1999 - Member of the National Academy of Medicine (NAM)
1973 - Fellow of John Simon Guggenheim Memorial Foundation
His Cell biology study frequently draws parallels with other fields, such as Protein kinase A. Michael L. Shelanski integrates Protein kinase A and Cyclic adenosine monophosphate in his studies. Michael L. Shelanski performs multidisciplinary study in Cyclic adenosine monophosphate and Forskolin in his work. His Receptor research extends to the thematically linked field of Forskolin. His work on Receptor is being expanded to include thematically relevant topics such as Long-term potentiation. In his articles, he combines various disciplines, including Long-term potentiation and CREB. Michael L. Shelanski integrates CREB with Gene in his research. Michael L. Shelanski incorporates Gene and Function (biology) in his studies. His research on Function (biology) frequently connects to adjacent areas such as Cell biology.
His Biochemistry study frequently draws connections between adjacent fields such as Peptide. Much of his study explores Peptide relationship to Biochemistry. Cell biology and SPINE (molecular biology) are frequently intertwined in his study. As part of his studies on SPINE (molecular biology), Michael L. Shelanski frequently links adjacent subjects like Cell biology. In his research, he performs multidisciplinary study on Neuroscience and Pharmacology. Pharmacology and Neuroscience are two areas of study in which he engages in interdisciplinary research. Many of his studies on Disease involve topics that are commonly interrelated, such as Amyloid precursor protein. In his research, Michael L. Shelanski performs multidisciplinary study on Amyloid precursor protein and Alzheimer's disease. In his research, Michael L. Shelanski undertakes multidisciplinary study on Alzheimer's disease and Presenilin.
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Microtubule Assembly in the Absence of Added Nucleotides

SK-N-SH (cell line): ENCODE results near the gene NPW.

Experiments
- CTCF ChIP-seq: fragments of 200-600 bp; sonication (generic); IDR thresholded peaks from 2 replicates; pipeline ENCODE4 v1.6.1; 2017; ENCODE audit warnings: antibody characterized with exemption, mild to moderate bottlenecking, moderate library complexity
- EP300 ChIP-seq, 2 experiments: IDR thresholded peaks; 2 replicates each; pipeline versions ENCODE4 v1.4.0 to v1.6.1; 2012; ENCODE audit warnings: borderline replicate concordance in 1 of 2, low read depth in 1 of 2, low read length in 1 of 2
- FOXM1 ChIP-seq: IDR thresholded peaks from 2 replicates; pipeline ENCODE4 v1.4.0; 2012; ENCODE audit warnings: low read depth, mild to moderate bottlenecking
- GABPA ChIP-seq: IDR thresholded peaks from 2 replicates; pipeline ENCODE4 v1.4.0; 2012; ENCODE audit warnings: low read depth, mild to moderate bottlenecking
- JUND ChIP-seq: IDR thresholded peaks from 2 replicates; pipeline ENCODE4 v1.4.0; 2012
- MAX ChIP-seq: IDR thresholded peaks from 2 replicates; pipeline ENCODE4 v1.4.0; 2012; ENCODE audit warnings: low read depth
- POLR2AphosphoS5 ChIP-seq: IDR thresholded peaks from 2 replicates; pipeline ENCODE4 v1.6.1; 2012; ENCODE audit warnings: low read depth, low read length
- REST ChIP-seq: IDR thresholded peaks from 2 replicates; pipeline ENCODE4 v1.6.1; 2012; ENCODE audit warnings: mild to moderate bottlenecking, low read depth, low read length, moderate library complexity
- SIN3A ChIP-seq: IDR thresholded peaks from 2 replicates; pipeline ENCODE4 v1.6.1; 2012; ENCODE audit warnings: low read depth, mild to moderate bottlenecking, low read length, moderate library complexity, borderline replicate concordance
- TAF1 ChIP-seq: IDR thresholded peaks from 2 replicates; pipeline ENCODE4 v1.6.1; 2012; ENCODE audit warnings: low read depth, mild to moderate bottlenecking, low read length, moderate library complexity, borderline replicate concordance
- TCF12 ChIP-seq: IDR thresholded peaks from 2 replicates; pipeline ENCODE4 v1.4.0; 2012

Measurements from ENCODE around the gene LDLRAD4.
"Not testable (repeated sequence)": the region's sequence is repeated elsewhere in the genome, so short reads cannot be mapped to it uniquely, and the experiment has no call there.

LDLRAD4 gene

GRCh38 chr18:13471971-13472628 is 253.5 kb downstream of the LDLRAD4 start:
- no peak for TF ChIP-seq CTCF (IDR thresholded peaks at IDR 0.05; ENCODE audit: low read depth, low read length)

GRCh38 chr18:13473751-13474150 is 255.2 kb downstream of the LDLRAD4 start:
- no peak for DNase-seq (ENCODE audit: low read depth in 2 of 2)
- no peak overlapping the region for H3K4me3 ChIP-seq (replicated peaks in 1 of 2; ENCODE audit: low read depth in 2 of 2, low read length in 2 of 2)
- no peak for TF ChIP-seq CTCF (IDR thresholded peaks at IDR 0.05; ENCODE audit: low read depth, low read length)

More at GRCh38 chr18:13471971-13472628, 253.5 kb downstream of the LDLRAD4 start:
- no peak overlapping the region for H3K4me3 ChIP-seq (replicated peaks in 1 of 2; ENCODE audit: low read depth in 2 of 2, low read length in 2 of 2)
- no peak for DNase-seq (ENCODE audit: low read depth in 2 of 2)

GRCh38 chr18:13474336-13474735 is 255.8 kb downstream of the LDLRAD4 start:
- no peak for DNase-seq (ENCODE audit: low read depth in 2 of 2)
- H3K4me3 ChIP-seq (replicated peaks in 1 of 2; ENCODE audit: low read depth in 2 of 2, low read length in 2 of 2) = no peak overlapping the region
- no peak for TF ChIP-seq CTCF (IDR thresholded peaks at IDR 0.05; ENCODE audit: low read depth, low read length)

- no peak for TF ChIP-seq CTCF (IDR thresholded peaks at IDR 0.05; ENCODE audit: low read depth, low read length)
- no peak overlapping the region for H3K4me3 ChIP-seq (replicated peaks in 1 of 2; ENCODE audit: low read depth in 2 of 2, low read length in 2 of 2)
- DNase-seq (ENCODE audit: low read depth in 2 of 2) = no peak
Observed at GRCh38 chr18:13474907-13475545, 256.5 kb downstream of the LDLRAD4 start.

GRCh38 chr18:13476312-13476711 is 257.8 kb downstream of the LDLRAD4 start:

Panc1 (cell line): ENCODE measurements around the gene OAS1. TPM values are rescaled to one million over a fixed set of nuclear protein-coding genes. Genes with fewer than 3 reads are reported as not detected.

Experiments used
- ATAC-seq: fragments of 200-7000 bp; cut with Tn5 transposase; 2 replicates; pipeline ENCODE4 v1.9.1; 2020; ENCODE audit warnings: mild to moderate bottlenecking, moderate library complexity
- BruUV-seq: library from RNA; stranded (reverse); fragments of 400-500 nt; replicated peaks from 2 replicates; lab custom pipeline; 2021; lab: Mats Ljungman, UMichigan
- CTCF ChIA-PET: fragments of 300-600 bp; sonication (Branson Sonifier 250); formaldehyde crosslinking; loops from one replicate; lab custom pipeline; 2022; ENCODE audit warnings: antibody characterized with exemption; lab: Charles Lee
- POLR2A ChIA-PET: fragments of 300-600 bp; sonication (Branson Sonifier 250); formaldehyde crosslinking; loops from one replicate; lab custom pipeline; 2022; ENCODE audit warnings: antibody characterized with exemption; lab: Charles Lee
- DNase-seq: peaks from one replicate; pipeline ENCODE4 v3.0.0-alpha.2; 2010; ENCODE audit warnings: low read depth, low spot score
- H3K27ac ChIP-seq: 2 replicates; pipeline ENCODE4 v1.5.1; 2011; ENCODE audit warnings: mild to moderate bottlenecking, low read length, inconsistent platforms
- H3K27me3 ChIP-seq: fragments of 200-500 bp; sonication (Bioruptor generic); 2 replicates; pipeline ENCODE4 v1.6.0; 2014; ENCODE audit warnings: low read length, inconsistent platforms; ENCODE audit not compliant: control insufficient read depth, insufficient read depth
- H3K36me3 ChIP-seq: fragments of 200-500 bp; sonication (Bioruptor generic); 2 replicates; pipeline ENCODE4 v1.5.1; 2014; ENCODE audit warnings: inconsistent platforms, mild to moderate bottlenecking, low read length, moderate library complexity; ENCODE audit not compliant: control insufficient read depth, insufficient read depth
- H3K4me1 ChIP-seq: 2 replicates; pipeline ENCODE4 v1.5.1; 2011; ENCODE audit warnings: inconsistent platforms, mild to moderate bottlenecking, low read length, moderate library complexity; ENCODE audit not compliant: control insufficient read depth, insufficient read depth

Michael L. Shelanski;Felicia Gaskin;Charles R. Cantor.
Proceedings of the National Academy of Sciences of the United States of America (1973)
Common variants at MS4A4/MS4A6E, CD2AP, CD33 and EPHA1 are associated with late-onset Alzheimer's disease.
Adam C. Naj;Gyungah Jun;Gary W. Beecham;Li-San Wang.
Nature Genetics (2011)
Primary care outcomes in patients treated by nurse practitioners or physicians: a randomized trial.
Mary O. Mundinger;Robert L. Kane;Elizabeth R. Lenz;Annette M. Totten.
Primary age-related tauopathy (PART): a common pathology associated with human aging
John F. Crary;John Q. Trojanowski;Julie A. Schneider;Jose F. Abisambra.
Acta Neuropathologica (2014)
Synergistic Effects of Traumatic Head Injury and Apolipoprotein-epsilon4 in Patients With Alzheimer's Disease
R. Mayeux;R. Ottman;G. Maestre;C. Ngai.
Astroglia in CNS injury
Mary E. Hatten;Ronald K. H. Liem;Michael L. Shelanski;Corol A. Mason.
Amyloid β-peptide inhibition of the PKA/CREB pathway and long-term potentiation: Reversibility by drugs that enhance cAMP signaling
Ottavio V. Vitolo;Antonino Sant'Angelo;Vincenzo Costanzo;Fortunato Battaglia.
Proceedings of the National Academy of Sciences of the United States of America (2002)
Persistent improvement in synaptic and cognitive functions in an Alzheimer mouse model after rolipram treatment
Bing Gong;Ottavio V. Vitolo;Fabrizio Trinchese;Shumin Liu.
Journal of Clinical Investigation (2004)
The National Alzheimer's Coordinating Center (NACC) database: the Uniform Data Set.
Duane L. Beekly;Erin M. Ramos;William W. Lee;Woodrow D. Deitrich.
Alzheimer Disease & Associated Disorders (2007)
Sequence of a cDNA clone encoding mouse glial fibrillary acidic protein: structural conservation of intermediate filaments
Sally A. Lewis;Joanna M. Balcarek;Veronica Krek;Michael Shelanski.
Proceedings of the National Academy of Sciences of the United States of America (1984)
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